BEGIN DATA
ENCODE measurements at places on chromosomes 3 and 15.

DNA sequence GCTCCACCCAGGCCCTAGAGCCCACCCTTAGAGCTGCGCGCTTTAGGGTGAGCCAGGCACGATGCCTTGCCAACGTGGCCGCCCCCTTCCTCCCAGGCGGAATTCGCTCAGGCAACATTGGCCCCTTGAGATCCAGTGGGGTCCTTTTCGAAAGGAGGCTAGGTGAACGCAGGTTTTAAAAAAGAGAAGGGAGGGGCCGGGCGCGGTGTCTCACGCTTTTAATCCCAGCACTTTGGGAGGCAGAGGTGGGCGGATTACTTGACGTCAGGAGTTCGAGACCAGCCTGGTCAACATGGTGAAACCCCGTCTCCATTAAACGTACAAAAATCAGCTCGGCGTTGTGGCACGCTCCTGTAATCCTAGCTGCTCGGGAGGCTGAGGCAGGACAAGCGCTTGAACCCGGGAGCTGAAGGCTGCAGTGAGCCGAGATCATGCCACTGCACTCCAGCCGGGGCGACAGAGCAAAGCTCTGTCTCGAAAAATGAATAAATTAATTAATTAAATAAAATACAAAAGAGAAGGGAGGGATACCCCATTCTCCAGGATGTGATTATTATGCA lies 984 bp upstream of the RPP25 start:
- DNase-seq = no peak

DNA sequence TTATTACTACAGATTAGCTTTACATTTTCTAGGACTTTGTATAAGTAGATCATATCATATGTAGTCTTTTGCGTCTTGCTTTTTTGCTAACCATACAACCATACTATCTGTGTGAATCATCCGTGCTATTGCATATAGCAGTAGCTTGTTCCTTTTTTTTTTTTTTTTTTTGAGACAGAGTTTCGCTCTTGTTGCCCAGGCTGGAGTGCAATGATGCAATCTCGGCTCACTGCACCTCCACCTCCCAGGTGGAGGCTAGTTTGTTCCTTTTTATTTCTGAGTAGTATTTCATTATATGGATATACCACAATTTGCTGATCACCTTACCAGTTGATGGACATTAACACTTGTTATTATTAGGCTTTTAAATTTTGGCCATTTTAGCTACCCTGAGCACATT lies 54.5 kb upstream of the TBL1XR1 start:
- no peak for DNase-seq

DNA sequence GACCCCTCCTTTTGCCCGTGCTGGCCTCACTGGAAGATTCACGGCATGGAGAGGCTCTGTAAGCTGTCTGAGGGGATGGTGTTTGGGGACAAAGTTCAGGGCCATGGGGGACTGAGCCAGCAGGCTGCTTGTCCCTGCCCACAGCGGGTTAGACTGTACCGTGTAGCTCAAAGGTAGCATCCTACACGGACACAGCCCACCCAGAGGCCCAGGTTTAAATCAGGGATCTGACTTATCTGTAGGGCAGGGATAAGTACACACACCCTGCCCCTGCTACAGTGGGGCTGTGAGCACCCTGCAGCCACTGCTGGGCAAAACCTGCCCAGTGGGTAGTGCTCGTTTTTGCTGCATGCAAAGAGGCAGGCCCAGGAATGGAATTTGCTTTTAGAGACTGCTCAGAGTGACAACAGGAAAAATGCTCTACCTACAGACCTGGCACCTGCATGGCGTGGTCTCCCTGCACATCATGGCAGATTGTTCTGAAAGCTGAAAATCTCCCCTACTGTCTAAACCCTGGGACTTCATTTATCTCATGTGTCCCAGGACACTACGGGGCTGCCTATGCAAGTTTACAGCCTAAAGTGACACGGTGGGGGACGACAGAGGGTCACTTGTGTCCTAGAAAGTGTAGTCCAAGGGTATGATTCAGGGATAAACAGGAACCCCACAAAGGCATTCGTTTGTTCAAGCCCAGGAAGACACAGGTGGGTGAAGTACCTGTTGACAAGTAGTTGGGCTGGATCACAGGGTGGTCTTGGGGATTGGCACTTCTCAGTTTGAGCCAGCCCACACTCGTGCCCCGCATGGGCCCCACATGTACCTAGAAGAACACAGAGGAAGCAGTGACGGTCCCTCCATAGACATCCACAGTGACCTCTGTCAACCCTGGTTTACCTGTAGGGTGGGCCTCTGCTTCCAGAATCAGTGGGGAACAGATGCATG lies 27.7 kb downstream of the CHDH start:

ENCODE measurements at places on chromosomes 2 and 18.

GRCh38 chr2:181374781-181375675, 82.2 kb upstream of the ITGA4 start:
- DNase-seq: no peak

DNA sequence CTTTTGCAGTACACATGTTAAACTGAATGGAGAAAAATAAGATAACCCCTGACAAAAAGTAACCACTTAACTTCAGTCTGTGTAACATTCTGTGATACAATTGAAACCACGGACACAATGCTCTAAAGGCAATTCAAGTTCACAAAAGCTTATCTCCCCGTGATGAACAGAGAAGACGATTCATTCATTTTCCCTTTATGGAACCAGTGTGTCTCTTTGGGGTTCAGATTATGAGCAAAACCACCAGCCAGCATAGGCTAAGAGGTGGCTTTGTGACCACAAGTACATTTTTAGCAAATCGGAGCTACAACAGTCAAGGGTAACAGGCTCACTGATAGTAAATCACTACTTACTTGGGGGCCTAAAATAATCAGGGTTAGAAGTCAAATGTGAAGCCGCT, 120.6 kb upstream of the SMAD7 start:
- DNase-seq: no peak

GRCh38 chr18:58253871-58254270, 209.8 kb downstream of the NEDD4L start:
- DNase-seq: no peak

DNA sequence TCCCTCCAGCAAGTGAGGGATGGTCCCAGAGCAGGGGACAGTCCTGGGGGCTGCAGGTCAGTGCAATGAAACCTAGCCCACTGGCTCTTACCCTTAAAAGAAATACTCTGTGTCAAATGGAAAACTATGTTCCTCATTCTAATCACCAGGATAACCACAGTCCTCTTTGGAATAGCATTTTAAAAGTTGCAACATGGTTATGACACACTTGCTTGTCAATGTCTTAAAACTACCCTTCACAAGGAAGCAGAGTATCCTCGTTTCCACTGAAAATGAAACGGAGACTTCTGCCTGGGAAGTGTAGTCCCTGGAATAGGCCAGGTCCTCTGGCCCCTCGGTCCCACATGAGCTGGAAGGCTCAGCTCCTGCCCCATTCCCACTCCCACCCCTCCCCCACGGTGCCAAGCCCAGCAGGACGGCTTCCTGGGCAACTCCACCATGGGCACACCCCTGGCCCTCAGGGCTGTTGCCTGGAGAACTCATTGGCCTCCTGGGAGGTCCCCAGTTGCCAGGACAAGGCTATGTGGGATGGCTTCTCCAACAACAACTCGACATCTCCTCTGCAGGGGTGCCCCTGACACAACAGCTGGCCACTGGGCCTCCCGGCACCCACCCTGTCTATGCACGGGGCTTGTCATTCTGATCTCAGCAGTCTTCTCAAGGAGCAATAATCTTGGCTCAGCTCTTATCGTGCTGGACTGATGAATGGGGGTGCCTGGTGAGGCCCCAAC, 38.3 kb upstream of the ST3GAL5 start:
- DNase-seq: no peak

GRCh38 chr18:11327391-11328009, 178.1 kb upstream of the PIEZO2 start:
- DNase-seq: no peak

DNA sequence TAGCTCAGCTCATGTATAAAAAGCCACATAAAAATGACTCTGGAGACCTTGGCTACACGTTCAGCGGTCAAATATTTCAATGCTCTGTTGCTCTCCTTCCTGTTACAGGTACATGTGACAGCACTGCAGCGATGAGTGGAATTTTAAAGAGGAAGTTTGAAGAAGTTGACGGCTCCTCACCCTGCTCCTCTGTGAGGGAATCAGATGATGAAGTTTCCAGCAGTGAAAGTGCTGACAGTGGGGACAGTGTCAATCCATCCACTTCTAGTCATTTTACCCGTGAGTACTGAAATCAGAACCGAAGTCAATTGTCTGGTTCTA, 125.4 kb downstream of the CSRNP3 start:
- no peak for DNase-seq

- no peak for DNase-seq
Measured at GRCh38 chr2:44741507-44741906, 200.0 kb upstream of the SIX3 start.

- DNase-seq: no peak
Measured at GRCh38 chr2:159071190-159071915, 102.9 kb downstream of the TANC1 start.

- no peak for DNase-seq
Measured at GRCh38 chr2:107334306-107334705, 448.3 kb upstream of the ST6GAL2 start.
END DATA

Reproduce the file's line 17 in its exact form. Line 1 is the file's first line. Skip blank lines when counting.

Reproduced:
- DNase-seq: no peak